LyncUtility a Program to Manage Lync (Skype for Business) Status

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Introduction

The basic problem is that I kept wanting to set my status to “away” for a while, then would forget to reset it later so I’d be marked as “away” for a lot longer than I wanted. By allowing you to set a status for a fixed period, knowing it’ll be automatically changed later, this program prevents that particular error.

Background

Microsoft publishes a Lync SDK which presents a whole bunch of useful APIs to the Lync (or, more recently, Skype for Business) client using COM interop, they also have some very helpful samples.

Using the Program

You run the program. It will present a UI something like this:

Using that UI, you can set your current status (click where it says “Away”), sign out (or sign in if you’re already signed out), select a future status you want to use, and how long until you want to use it (automatic, just lets Lync decide for itself based on system usage).

Once you’re happy with that, just click “Start” and a timer will start to count down to the time when the new status is set. Handy hint 0.002 hours is about 7 seconds if you’re looking to run a quick test.

Understanding the Code

This is a basic WPF program using COM interop. It starts out by connecting to the Lync (aka Skype for Office) client in the Window_Loaded method. The code is obscured by a bunch of try/catch logic, but really all it is doing is.

lyncClient = LyncClient.GetClient();

Once there’s a lyncClient reference in hand subscribing to its StateChanged event allows the program to watch for changes dynamically. The program only has to explicitly monitor for log on/off and availability changes because the MyStatusArea control from the SDK monitors (and sometimes allows setting) other information.

Each of the radio buttons sets a desired future state for availability, and once the “Start” button is pressed, the desired delay is read and a countdown starts. The time left is displayed using a simple time string updated once a second.

The actual mechanism is that OnStartButtonClick sets endTime and starts the timer ticking; each tick calls OnTick. When the time is up (determined by comparing now with endTime, the desired new availability is pushed to Lync and the timer is stopped.

It’s possible that the system will be suspended before the timer expires and resumed afterwards. If so, Lync requires a bit of time to reconnect to the server (between 5 and 10 seconds in my experience). In order to handle that and other oddball cases, if the program finds the timer has expired and the Lync client is running but the status is not “logged on” it just waits for another 5 seconds and tries again.

Points of Interest

The program is useful in its own right, but if you want to learn about event driven programming, or interfacing with Lync, this provides a fairly simple testbed, start by looking at the registration code in Window_Loaded and work outwards from from there.

The use of dispatcher is worth watching for – it is used to ensure that event driven code runs on the UI thread so as to allow it to perform UI updates without error.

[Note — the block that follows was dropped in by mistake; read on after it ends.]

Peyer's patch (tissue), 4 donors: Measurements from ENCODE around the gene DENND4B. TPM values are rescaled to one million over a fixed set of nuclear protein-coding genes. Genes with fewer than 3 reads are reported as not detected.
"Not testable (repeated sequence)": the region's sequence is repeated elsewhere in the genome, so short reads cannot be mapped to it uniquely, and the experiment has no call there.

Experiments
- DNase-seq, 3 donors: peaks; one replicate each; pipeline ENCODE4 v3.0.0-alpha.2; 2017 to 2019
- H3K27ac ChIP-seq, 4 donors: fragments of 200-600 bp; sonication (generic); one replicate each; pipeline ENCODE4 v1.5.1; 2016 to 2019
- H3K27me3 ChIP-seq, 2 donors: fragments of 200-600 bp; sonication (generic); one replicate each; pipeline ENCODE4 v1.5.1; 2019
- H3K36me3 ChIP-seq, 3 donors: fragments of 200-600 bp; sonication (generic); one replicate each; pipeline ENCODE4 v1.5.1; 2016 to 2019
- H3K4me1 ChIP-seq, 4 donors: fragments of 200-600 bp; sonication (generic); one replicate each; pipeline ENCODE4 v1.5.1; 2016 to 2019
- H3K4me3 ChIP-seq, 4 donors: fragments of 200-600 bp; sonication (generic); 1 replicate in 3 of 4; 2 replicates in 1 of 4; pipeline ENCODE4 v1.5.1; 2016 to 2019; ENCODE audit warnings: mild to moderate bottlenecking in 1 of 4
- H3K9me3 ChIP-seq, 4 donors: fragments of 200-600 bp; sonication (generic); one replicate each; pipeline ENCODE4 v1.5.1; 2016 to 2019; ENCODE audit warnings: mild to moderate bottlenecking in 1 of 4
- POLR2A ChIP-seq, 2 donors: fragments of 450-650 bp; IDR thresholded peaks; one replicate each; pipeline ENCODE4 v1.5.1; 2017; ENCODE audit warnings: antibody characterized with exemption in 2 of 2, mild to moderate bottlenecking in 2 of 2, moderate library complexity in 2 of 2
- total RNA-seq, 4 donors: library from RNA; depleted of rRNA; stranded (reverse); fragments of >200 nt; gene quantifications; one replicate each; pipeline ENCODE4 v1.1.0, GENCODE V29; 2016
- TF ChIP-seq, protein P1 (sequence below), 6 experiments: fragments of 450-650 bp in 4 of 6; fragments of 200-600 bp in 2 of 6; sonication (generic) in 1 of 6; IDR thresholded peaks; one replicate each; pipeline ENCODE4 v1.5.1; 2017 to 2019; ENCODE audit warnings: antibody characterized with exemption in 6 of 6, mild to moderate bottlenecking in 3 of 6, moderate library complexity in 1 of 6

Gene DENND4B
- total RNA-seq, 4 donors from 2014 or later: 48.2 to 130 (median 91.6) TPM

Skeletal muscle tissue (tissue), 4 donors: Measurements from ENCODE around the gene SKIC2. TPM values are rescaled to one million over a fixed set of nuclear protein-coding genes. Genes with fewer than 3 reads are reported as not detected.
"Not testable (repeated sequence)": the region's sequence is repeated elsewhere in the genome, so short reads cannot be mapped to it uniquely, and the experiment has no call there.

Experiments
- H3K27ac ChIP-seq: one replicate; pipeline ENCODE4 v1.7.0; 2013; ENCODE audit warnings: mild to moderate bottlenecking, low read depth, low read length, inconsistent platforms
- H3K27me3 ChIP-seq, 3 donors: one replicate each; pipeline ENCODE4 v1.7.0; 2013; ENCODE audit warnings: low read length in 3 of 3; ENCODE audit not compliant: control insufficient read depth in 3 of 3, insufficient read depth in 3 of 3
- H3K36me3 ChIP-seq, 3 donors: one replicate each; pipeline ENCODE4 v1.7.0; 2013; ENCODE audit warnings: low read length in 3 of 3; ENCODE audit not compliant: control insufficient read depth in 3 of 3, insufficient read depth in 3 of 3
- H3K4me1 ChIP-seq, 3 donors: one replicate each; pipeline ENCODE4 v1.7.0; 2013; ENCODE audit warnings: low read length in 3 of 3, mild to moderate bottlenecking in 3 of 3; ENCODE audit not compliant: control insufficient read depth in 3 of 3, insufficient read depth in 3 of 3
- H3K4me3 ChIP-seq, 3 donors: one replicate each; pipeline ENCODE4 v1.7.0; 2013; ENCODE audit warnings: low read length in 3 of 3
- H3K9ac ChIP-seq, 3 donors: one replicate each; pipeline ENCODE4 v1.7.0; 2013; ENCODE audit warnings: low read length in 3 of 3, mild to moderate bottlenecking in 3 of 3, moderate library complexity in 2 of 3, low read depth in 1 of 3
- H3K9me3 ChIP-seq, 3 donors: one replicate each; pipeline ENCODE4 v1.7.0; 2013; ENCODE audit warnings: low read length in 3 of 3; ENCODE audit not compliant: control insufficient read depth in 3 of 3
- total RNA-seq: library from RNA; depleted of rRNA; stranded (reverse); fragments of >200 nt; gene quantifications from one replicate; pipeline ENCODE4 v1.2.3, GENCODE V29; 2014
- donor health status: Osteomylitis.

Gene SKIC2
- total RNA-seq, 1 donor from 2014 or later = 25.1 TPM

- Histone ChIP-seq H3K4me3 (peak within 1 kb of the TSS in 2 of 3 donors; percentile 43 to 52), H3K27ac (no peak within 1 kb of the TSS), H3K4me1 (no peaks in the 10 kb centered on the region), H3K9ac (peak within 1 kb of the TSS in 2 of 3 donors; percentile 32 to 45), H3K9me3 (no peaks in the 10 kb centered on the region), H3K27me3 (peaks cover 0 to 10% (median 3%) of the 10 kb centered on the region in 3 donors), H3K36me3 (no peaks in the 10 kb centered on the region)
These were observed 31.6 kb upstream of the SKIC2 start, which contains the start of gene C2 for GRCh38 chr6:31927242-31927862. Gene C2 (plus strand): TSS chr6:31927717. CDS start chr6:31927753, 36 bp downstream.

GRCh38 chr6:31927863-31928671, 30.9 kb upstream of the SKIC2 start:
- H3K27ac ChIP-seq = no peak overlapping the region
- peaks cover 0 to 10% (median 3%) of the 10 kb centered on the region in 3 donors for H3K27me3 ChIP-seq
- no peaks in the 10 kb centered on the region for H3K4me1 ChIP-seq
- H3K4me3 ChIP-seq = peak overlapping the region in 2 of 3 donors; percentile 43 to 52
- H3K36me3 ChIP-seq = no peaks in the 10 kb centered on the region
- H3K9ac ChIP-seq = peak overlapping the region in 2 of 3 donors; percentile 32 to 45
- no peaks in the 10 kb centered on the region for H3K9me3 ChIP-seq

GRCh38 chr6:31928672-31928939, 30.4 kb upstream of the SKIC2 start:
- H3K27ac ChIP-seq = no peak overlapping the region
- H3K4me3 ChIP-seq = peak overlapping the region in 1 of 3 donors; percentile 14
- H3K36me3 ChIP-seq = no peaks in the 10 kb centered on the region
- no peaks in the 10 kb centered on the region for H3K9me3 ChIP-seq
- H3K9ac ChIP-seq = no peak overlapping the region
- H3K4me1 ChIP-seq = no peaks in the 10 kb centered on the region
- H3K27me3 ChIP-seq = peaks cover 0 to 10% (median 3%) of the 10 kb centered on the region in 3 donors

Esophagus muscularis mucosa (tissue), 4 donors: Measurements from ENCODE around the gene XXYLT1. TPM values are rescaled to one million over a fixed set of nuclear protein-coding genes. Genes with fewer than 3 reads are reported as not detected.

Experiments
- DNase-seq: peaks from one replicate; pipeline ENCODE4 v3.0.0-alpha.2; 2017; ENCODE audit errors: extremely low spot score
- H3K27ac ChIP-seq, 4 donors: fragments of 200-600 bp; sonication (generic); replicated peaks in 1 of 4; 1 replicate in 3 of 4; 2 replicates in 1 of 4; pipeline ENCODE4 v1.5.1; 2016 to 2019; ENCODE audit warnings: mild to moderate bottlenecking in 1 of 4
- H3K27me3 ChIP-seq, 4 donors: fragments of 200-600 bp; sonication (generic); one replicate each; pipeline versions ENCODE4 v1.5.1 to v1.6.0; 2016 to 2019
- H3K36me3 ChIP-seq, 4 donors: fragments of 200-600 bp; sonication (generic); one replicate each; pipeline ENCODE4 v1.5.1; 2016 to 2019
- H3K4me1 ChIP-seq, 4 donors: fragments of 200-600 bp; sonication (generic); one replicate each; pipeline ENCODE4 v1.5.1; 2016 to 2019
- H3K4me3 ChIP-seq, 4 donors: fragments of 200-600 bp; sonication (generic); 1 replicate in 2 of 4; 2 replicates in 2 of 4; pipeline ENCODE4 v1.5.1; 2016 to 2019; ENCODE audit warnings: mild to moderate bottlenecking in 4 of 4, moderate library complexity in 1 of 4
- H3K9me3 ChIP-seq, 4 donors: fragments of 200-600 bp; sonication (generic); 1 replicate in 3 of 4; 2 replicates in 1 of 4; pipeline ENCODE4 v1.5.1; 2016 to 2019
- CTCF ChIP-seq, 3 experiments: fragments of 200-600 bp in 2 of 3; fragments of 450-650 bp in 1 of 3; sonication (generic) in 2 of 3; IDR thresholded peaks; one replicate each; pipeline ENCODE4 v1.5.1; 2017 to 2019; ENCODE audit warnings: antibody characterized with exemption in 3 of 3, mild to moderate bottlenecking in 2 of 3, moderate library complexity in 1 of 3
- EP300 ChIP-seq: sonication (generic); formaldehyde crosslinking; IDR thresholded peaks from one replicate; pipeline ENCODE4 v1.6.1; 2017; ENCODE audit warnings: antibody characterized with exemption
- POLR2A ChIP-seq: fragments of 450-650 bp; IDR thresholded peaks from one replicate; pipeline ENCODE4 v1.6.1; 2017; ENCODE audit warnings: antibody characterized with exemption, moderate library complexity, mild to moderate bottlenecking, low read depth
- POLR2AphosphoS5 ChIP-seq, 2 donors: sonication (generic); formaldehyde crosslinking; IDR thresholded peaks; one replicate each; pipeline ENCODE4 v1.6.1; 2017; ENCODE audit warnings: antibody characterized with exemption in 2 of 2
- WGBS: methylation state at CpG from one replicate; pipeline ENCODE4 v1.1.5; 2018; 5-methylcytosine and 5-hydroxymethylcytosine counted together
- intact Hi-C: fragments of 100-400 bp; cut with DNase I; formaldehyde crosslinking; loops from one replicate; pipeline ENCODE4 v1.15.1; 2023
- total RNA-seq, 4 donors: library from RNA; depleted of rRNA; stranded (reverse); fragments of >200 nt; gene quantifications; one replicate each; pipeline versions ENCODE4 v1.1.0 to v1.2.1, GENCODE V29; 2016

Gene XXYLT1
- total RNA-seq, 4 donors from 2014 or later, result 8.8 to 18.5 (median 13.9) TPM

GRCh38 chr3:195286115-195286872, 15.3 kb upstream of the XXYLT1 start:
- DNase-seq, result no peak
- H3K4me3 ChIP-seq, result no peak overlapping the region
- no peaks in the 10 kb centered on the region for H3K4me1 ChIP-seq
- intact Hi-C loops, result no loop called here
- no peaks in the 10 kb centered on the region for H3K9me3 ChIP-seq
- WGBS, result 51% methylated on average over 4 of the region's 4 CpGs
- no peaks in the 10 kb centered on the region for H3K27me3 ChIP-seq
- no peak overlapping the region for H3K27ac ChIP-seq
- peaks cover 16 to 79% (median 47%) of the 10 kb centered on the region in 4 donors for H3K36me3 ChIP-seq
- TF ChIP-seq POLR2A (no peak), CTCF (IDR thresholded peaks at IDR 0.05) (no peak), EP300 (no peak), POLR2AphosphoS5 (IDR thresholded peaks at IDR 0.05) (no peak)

Notice that the code uses an availability value of ContactAvailability.None, which is documented as “do not use” but actually turns control of the availability over to the Lync client.

The program uses Trace.WriteLine to create debug messages so you can use something like DebugView from SysInternals (now Microsoft) to see the messages – very handy if you’re trying to figure out what happens after suspend/resume.

When you attempt to close the program it minimizes itself to the system tray, the only way to get it to actually exit is to select “exit” from the context menu of the system tray icon. The idea of this is that you can request a future change of status, then minimize it to the system tray and forget all about it. Unfortunately, there is no support for system tray icons (NotifyIcon types) in WPF, so we have to use Winforms objects instead. The bulk of the work is in the MainWindow constructor, the most interesting part is perhaps loading the icon image from a resource stream.

using (Stream stream = Application.GetResourceStream(new Uri("LyncUtility.ico", UriKind.Relative)).Stream)
{
 notifyIcon.Icon = new Icon(stream);
}

The icon file has a build action of “resource” and is also used for the program icon.

The source is maintained on GitHub at https://github.com/david-maw/LyncUtility.

Ideas for Improvement

At the moment, this program is pretty simple, but it could get smarter:

  • Integrating with Outlook would maybe let it automate working hours (the Lync client can already integrate with free/busy)
  • Should the program persist unapplied changes through a reboot?
  • Prevent multiple copies being run by just bringing up any running one when a new one is requested.

History

  • July 2016 – First release
  • August 7, 2016 – handle suspend/resume recovery and use .NET 4.5 instead of 4.6 in order to be a bit more generally compatible.
  • June 12, 2017 – close to system tray rather than exiting.

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